For Alex Matisse, pottery is a true labor of love. He makes most of his clays from local sources and spends hours in the studio doing the intricate slip-trailed decorations. A great grandson of Henri Matisse and also the step-grandson of Marcel Duchamp, Alex’s inherent artistic talent is enhanced by intensive hands-on training and diligent work.
No Longer Available
Alex Matisse at MudFire
Group show Asheville in Atlanta, September 2011
Alex Matisse Artist Statement
I grew up in a converted white clapboard church in the center of a small New England town to a family of artists and anthropologists. One side nurtured artistic creation, while the other explored, among other things, the function of art in society. My interest in clay is an intersection of these two sides, art and its function, both holy and humble.
For three years, I apprenticed in the workshops of North Carolina potters Matt Jones and Mark Hewitt. Their work combines traditions, from the Anglo-Oriental school of Leach, Hamada, and Cardew to the folk pottery of the south-eastern United States and many places between. In their workshops I learned to love these simple pots; adorned or bare, quiet and strong, they make their place comfortably at the table or hearth and speak to the thousands of years of pots before them.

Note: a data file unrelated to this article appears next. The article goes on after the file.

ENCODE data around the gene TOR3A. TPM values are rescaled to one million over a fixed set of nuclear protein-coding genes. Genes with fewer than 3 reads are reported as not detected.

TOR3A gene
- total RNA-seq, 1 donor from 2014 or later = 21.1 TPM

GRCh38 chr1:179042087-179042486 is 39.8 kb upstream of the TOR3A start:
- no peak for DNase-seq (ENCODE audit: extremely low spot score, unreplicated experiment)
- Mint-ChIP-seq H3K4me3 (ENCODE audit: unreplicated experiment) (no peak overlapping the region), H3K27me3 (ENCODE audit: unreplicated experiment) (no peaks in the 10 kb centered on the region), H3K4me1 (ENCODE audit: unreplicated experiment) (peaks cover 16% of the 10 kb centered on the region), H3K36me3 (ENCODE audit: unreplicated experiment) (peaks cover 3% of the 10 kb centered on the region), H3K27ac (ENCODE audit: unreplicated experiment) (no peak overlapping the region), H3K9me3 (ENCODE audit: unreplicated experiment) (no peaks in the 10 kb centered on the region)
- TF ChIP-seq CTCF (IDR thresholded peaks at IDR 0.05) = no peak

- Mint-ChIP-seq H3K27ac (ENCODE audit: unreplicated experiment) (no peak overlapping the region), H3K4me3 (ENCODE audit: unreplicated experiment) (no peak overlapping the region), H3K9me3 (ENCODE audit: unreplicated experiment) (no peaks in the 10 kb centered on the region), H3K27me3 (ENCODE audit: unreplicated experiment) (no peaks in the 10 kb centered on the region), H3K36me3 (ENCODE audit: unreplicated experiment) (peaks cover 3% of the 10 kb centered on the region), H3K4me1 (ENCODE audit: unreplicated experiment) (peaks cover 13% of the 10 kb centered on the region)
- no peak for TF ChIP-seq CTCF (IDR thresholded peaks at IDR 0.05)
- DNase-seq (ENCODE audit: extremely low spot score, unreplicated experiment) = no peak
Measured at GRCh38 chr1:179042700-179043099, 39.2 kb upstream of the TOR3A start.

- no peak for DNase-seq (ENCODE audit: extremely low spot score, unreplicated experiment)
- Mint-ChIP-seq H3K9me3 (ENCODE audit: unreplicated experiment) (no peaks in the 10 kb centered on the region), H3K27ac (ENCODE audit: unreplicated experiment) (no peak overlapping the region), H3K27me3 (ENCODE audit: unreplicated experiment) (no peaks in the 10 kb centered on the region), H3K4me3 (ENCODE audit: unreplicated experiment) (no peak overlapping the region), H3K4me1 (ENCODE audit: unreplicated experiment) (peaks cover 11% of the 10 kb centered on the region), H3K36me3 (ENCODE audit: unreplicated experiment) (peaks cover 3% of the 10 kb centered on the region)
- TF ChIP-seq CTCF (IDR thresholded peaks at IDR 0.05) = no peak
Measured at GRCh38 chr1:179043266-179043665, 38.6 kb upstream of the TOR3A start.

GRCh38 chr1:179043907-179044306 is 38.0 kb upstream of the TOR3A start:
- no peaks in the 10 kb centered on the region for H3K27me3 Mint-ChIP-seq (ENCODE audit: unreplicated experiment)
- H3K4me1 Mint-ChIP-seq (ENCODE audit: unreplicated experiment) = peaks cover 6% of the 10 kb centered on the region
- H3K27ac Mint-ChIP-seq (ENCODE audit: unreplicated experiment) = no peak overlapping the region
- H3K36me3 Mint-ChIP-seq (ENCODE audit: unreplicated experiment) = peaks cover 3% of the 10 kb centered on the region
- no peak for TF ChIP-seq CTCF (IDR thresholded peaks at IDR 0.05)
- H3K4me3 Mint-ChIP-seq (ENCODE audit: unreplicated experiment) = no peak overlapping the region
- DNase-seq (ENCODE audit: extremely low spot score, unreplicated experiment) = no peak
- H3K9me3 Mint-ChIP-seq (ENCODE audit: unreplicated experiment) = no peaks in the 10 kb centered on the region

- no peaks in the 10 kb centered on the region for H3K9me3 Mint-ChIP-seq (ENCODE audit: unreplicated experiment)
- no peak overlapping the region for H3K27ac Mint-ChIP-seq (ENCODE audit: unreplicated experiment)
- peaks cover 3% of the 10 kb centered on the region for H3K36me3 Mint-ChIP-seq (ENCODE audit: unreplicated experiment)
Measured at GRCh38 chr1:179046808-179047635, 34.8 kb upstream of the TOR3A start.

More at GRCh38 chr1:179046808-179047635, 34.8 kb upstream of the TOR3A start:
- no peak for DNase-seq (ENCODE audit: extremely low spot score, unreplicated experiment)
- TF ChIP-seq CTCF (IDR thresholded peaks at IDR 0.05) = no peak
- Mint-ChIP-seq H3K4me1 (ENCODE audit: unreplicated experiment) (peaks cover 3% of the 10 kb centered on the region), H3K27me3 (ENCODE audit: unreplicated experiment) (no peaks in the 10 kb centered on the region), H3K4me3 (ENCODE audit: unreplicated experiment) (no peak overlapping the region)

My work is made in a fusion of preindustrial country traditions in both process and material. It is fired in a large wood burning kiln and made of as many local materials as the chemistry will allow, while still affording me the physical attributes necessary for my aesthetic decisions.
I believe in the beautiful object; that there are inescapable aesthetic truths, physical attributes, that remove time and place from the defining characteristics of the made object. These objects can be viewed today or many years from now and be understood as beautiful. Though their quotidian value may become antiquated, their aesthetics will save them. I believe in making pots that carry this truth while, as Henry Glassie told me in passing one day, holding one hand to the past with the other outstretched to the future.